Management – Human Resources: Create the Right Path
July 1, 2000
Truck drivers are not the dissatisfied lot many assume them to be, according to a recently released study on driver retention conducted by the respected Upper Great Plains Transportation Institute of ...
Truck drivers are not the dissatisfied lot many assume them to be, according to a recently released study on driver retention conducted by the respected Upper Great Plains Transportation Institute of North Dakota State University. Quite the contrary – drivers get more satisfaction from doing their jobs than workers in many other occupations, including the machine trades, bench and structural work, sales, processing, technical and even managerial sectors.
If drivers are so satisfied with their jobs, why then do so many of them quit? That’s a complex question with no magic answer, but one of the main reasons may be that carriers are not responding to drivers’ desires to grow in their jobs and make more contributions to the company.
Past studies on job satisfaction conducted by the Institute found a strong desire among drivers for a career path. Eighty three per cent of drivers surveyed indicated that career advancement was important to them. Yet 54 per cent perceived the opportunities for advancement in their company as poor. Similarly, 54 per cent of them had the same perception about opportunities in the industry.
The latest study, which was answered by 736 drivers employed by 11 TL fleets, including Alberta’s Mullen Trucking Ltd., found that drivers were interested in a variety of job responsibilities in addition to driving. More than 60 per cent said they wanted to be involved in customer service; 40 per cent wanted to be involved in driver training; 56 per cent wanted to be part of a cost-reduction team; and 43 per cent wanted to supervise other drivers.
In addition, 66 per cent of the drivers surveyed said they would be more satisfied with their job if it included a realistic career path, while 60 per cent said they would be less likely to quit their job. An impressive 68 per cent said the creation of a career path would make them more willing to put in “a great deal more effort that normally expected” in order to help their organization be successful.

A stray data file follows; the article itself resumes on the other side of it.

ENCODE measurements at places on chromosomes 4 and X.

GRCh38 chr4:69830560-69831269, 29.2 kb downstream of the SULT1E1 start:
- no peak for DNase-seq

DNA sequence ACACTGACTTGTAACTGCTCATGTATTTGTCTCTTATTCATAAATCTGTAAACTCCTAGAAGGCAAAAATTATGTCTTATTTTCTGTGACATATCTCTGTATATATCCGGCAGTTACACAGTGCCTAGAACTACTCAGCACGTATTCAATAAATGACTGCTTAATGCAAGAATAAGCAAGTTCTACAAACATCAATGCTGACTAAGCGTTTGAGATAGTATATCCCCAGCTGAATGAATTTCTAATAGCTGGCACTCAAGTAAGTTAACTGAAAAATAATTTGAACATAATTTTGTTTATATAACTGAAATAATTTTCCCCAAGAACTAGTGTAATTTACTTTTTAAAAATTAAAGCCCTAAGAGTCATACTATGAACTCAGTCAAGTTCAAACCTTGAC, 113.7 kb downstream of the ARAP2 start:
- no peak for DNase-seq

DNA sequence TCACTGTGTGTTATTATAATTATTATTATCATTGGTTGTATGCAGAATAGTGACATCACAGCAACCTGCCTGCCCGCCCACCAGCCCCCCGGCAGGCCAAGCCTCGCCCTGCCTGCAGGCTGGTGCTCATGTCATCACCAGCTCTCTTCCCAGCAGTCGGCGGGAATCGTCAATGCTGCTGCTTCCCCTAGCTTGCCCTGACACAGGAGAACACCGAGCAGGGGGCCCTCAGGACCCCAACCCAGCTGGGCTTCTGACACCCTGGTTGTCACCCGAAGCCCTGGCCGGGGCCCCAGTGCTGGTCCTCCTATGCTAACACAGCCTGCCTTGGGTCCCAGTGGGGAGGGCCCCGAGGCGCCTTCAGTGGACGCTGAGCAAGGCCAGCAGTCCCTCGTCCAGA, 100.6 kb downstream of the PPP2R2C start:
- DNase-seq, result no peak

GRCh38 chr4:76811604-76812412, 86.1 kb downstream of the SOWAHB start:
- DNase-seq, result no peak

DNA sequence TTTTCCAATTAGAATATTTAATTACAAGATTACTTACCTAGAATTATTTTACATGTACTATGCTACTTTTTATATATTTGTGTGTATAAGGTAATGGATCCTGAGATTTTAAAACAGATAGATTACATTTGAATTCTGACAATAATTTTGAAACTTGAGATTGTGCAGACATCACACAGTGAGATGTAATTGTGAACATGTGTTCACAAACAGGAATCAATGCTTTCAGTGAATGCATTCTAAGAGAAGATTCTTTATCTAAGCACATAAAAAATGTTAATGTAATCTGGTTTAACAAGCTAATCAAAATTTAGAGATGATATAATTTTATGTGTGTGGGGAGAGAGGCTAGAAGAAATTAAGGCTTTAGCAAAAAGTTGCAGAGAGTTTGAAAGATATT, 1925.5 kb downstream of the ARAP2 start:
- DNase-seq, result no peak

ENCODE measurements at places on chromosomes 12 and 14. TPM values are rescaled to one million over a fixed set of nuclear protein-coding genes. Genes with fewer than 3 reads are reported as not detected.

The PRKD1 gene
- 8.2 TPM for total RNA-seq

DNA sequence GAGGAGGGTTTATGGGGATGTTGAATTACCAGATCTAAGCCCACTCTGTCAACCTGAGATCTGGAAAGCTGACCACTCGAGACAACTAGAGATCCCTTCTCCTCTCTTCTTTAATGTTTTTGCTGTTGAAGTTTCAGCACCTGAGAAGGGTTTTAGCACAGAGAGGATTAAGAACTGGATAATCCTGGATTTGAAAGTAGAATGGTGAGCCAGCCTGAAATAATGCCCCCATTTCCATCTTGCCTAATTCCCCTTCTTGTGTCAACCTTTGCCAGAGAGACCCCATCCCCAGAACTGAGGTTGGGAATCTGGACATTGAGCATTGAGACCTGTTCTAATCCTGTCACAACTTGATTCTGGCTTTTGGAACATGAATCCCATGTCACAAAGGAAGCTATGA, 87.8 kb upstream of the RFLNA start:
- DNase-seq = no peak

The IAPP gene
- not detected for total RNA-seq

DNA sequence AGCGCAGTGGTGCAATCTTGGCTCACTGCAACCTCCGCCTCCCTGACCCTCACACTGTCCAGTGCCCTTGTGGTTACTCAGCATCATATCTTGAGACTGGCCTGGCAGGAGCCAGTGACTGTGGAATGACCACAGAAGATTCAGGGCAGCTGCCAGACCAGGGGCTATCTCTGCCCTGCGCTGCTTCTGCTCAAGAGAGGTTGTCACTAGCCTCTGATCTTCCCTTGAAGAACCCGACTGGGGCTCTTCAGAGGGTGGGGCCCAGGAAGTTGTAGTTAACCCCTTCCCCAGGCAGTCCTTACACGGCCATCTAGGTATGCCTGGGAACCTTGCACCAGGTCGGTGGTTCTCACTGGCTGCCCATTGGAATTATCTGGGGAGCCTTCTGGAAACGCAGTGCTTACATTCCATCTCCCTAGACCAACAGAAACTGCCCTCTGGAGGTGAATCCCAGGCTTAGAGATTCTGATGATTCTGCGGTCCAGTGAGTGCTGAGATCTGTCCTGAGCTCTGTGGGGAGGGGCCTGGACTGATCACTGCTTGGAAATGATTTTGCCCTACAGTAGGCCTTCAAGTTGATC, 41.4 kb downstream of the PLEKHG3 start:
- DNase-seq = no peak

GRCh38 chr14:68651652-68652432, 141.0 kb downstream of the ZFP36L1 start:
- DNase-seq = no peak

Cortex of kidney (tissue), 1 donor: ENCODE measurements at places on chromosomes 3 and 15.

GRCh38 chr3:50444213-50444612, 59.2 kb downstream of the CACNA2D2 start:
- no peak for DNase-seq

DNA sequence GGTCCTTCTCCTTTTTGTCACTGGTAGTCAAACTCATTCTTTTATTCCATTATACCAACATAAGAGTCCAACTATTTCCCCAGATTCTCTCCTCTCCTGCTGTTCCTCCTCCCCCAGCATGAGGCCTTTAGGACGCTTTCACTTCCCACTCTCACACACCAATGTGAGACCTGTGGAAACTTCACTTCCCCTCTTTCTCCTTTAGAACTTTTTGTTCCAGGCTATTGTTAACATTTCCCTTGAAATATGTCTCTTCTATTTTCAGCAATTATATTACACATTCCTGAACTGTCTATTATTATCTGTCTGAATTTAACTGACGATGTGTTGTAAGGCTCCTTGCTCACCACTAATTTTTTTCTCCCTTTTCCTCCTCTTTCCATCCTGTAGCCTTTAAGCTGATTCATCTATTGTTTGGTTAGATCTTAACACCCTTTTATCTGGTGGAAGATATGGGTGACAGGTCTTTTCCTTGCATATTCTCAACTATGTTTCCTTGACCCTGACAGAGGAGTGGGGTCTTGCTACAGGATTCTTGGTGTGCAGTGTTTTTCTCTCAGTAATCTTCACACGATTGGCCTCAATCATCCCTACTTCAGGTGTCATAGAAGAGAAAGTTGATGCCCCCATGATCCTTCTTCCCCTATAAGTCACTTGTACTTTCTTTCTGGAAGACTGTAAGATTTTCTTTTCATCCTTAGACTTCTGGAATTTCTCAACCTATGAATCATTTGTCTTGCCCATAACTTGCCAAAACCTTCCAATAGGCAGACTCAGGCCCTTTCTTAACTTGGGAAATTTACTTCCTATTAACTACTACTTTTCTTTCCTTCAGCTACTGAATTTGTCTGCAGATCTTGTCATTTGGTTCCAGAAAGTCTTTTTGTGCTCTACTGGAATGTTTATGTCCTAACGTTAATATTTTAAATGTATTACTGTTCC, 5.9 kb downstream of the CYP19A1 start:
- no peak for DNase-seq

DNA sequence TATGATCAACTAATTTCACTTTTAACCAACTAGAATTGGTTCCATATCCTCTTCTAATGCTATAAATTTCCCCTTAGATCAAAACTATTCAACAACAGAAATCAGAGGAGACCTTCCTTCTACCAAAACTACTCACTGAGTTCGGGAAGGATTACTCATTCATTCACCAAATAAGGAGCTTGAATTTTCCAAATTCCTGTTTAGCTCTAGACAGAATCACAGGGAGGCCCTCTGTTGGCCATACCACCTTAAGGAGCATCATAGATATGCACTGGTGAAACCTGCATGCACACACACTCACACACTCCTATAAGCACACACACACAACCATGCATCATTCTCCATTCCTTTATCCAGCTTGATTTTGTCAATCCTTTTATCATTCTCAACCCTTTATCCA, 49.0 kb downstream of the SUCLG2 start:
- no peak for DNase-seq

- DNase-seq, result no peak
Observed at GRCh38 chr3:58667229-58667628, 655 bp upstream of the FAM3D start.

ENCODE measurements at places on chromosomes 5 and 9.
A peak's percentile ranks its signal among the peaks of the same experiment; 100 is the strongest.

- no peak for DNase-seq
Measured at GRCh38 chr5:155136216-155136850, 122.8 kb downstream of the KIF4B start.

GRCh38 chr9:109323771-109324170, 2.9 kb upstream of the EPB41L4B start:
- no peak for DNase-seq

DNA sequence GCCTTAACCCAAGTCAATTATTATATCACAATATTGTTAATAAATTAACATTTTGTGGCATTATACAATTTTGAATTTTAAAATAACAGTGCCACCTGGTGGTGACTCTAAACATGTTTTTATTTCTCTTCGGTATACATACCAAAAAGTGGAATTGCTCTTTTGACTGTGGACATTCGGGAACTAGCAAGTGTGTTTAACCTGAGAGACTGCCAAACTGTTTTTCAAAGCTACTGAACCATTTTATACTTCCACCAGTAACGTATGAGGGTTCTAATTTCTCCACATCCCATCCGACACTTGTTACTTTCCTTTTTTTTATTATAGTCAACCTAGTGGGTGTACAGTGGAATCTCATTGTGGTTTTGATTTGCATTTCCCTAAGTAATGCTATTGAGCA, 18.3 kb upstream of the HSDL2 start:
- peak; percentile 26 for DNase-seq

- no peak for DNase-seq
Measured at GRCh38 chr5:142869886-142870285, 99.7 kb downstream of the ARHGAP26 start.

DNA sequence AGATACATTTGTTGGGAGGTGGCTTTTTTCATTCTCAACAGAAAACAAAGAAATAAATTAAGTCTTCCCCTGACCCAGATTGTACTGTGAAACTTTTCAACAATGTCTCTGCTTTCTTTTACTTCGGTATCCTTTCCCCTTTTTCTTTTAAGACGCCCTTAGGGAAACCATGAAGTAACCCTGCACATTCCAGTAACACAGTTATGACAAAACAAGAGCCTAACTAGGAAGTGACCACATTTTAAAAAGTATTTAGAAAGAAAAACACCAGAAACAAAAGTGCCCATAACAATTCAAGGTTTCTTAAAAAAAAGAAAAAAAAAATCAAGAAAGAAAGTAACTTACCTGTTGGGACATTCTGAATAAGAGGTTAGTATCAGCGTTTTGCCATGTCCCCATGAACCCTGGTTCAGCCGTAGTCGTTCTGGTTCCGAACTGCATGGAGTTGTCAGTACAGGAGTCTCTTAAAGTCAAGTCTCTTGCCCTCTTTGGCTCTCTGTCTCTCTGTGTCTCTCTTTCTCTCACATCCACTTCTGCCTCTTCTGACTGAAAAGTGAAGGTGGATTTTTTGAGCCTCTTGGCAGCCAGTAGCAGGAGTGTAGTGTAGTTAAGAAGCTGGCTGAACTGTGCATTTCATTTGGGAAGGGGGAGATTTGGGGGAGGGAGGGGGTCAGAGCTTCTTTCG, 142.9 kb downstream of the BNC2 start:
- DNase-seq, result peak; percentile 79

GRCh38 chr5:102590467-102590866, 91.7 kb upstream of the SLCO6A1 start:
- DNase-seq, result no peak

“It seems to us from doing the study that you’ve got a job here that is ripe for job enrichment and you’ve got the people that would react positively to that,” says Gene Griffin, one of the study’s authors, in outlining the findings.
The study included a hypothetical career path designed with both horizontal and vertical flexibility. The career path would see drivers with a CDL and no driving experience started off at an entry level — the study calls it “undergraduate” — position and be allowed to drive only under supervision. Over a rough time span of three years, entry level drivers would be moved up through three more pure driving positions as they increased their driving skills and understanding to the job’s various demands: “graduate” drivers would be allowed to drive solo in the least demanding environments; “certified” drivers would be allowed to handle more challenging routes, traffic, freight and customers and “advanced” drivers would be given the most challenging routes, traffic and freight as well as be expected to have some basic knowledge of the industry. From there drivers would move up the corporate ladder into positions that include business responsibilities in addition to driving such as customer service, recruiting, safety, and maintenance. Such “senior” drivers would receive training to provide them with a fundamental understanding of specific business areas. The hypothetical career path calls for a final stage of “master” driver, which calls on drivers to assume advanced business responsibilities in the areas mentioned above in addition to driving.